Tag Archives: Digital

Getting On The Air – Your First Station

Class Grad with Her CSCE
Class Grad with Her CSCE

So you’ve gotten your Technician License or your General upgrade – how do you get a station on the air? This was the topic of our recent Tech Night. The following are some thoughts to get you started. If you are a new Technician, the first thing to ask is – “What do I really want to do on the air and where will I be doing it?” Here are some common answers to this question:

  • I spend a lot of time commuting in my car or truck and I’d like to pass the time talking with other HAMs
  • I will mostly be operating from my home and I want to rag chew (chat with other HAMs) and check-in to emergency, ARES and/or other nets
  • My plans are mostly be doing parade and other HAM activities in the field and I need something that is portable

Approaches for Tech Operators

In all of these scenarios, you will be using a combination of FM Simplex and Repeater operation on the 2 m and 70 cm bands.

Mobile 2m/70cm FM Radio in a Vehicle
Mobile 2 m/70 cm FM Radio in a Vehicle

If the first case is you, then you’ll want to install an FM mobile rig and antenna in your car or truck. You’ll also probably want to permanently mount a simple  2 m/70 cm antenna on your vehicle.

Base 2 m/70 cm Radio with APRS Display
Base 2 m/70 cm Radio with APRS Display

If the second case is your prime operating scenario, then your choices in radios probably are along two main paths.  A 2 m/70 cm radio or a dual purpose HF and 2 m/70 cm capable “all in one” radio. You might take the second approach if you already have or are planning to get your General Class or Extra Class license.  A 2 m/70 cm ground plane style vertical antenna that you can mount outside or perhaps in your attic would be a good choice. You might also want to consider a radio that does D-STAR or another Digital Voice mode. There are some large worldwide nets that use digital plus internet linking to reach a large population of HAMs.

HT with Improved Antenna
HT with Improved Antenna

If the third case is you main operating mode, then you probably want a quality HT with a good antenna. The rubber duck antenna that comes with most HTs will provide relatively weak performance. A quality 5/8 wavelength antenna and a spare battery for your HT will be a good way to go.

Approaches for General  Operators

First Station - OCF Dipole and a 2 m/70 cm Antennas
OCF Dipole and a 2 m/70 cm Antennas

If you’ve received your General Class license and want to do HF, your biggest decision will your antenna antenna. This topic is pretty broad and we’ll cover it in more detail at our Tech Night. I usually recommend a simple wire antenna to get started. A 20m dipole mounted either horizontally or vertically is often a good first choice. It’s inexpensive and can be put up at most QTHs in a day or less.

Moving up from here, a 40m delta loop or a multi-band OCF dipole also make great starter antennas depending on your space and what you want to do. If you cannot mount an antenna outside, you may be able to mount a modest dipole in your attic or use a portable antenna system like the Buddipole that you can set up to operate and then take down.

First Station - Basic HF Station with PC
Basic HF Station with PC

Radio choice is also a broad topic which we will cover at our Tech Night. I would recommend a starter HF radio or a good used one (with help from an experienced HAM to select and check out). Your radio should be a 100W unit and cover all of the HF bands from 80 m – 10 m at a minimum. QRP radios (5 – 10W) are usually not a good choice for a first station. Making contacts at this power level with simple antennas can be challenging. It’s also good to have a radio which can do 6 m if that works out for you.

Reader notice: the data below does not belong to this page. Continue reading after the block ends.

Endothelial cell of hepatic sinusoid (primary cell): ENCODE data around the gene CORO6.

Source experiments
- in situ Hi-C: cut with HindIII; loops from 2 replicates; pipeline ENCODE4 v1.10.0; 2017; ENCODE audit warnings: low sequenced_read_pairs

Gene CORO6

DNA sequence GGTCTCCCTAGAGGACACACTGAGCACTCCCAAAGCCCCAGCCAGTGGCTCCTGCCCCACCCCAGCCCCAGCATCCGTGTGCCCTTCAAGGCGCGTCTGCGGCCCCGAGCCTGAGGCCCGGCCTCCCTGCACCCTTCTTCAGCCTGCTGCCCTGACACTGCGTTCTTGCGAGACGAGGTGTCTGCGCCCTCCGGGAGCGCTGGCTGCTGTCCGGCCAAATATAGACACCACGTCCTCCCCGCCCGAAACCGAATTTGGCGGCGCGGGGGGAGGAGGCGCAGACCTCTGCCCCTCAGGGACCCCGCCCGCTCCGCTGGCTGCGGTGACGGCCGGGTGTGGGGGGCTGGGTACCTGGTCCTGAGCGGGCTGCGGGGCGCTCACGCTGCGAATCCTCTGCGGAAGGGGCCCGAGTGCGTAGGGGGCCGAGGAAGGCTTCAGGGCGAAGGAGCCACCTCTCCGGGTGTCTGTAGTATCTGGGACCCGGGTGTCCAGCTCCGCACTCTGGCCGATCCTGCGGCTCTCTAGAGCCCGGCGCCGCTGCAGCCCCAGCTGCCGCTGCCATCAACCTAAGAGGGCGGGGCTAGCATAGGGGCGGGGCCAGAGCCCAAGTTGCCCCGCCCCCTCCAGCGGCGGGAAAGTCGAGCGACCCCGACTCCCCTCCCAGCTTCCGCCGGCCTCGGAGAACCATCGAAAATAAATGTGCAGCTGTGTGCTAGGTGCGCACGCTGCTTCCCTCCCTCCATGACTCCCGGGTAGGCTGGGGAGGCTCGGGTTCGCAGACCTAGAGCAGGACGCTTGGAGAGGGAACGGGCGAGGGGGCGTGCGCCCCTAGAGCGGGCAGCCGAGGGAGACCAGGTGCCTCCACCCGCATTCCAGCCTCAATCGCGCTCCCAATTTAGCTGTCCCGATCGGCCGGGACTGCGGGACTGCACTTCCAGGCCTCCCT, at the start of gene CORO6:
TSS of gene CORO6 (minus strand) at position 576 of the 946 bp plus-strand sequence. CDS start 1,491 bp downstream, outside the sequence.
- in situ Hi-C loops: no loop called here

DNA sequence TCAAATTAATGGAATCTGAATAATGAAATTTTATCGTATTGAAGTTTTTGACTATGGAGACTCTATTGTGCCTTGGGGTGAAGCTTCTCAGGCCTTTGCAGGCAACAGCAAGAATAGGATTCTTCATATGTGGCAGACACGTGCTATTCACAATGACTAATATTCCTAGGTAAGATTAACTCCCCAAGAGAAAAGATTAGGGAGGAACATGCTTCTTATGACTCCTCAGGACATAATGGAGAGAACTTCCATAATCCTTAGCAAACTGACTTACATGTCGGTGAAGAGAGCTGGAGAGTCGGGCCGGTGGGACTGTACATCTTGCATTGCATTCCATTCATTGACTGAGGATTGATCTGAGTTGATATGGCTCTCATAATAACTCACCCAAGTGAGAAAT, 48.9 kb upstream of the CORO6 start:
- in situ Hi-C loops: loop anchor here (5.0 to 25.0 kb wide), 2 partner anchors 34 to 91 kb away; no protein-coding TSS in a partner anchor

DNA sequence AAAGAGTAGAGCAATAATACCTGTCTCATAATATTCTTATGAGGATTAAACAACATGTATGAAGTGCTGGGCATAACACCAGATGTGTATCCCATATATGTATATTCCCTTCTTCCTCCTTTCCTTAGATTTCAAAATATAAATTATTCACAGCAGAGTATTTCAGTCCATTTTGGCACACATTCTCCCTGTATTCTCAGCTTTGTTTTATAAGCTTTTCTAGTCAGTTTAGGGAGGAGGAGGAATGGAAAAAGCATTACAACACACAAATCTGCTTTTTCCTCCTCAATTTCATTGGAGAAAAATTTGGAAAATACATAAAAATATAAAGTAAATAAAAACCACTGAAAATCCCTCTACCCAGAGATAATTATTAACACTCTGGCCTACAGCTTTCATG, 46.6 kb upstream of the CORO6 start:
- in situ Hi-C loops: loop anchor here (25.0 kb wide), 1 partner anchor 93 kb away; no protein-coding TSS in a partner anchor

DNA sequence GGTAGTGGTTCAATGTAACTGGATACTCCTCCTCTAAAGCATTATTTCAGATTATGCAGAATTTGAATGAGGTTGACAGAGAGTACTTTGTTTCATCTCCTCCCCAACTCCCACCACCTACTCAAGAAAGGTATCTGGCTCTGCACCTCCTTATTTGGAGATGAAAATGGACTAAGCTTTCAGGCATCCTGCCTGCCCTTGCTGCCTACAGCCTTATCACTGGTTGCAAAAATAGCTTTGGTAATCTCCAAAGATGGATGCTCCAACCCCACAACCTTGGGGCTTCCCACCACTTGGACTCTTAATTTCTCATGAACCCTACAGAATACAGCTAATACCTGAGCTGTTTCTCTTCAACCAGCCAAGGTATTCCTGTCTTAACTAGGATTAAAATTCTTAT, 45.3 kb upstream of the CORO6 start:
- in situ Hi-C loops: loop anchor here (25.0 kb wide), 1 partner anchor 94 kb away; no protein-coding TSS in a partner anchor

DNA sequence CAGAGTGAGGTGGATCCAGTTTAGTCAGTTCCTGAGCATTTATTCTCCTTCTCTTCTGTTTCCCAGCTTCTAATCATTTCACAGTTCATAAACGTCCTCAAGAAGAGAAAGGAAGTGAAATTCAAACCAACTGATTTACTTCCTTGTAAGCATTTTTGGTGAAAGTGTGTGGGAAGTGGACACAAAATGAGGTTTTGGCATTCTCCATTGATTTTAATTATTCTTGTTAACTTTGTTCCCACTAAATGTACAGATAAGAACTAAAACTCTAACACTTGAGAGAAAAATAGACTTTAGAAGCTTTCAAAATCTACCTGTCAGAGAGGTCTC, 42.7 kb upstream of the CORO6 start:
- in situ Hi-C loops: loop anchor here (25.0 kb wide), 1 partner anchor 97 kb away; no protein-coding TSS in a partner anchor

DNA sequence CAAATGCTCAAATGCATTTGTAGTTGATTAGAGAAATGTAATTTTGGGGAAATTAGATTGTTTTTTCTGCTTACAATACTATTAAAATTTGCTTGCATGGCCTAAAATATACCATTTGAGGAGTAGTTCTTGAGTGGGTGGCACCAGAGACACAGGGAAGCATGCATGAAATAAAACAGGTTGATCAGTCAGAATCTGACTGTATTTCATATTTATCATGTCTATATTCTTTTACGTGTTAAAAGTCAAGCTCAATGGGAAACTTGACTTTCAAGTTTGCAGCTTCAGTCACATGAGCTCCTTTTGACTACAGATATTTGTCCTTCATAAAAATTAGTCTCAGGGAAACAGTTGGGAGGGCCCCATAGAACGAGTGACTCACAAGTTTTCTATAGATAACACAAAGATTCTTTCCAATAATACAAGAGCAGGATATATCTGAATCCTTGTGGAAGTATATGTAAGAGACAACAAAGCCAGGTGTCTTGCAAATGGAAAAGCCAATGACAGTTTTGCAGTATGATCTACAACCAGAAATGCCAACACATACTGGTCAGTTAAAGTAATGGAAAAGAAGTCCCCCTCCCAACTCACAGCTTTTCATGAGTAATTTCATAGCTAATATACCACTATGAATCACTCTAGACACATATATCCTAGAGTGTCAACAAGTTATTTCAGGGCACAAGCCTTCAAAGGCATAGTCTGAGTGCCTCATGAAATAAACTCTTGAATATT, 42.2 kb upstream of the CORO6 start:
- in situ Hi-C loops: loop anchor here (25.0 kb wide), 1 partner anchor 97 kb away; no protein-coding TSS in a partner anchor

I highly recommend that you include digital mode capability in your first HF station. Digital modes such as PSK and RTTY provide a great way to learn to make contacts on the HF bands. Also,  these modes work very well for making DX contacts with 100W and simple wire antennas.

I hope that this will get you started thinking about how to set your first station. Please come to our next Tech Night session to learn more. You can ask questions and get the benefit of experienced folks in our club. We can help you with these choices. We can also help with installing radios, antennas and getting on the air.

Fred, AB1OC

Rig Audio Interfacing and Low Cost PC Headsets

First I want to promote some excellent papers on rig interfacing and grounding produced by Jim Brown K9YC.  There is a wealth of information there, produced by a very talented and experienced engineer.

Now…on to the topic of interfacing PC headset to ham rigs…

Heil Headsets get a lot of support and advertising in the amateur community.  But they are expensive.  The W2SZ VHF/UHF contest group that I belong to uses mostly Heil headsets, so I have a lot of experience with them.  The problem is that a lot of them are broken.  We only use them two weekends a year for about 36 hours but they fail in a variety of ways.

I don’t own a Heil headset (I’m too cheap), but wanted a more reliable headset for my own use on the mountain.  In this case, reliable means I can bring several for a reasonable price.  So, this led to a series of experiments with PC headsets that are available for prices that range from about $13 to $50.

PC headsets and Heil headsets operate differently.  Heil headsets use a dynamic microphone and cannot tolerate any DC current through the microphone.  PC headsets require a DC bias voltage to operate their electret microphone.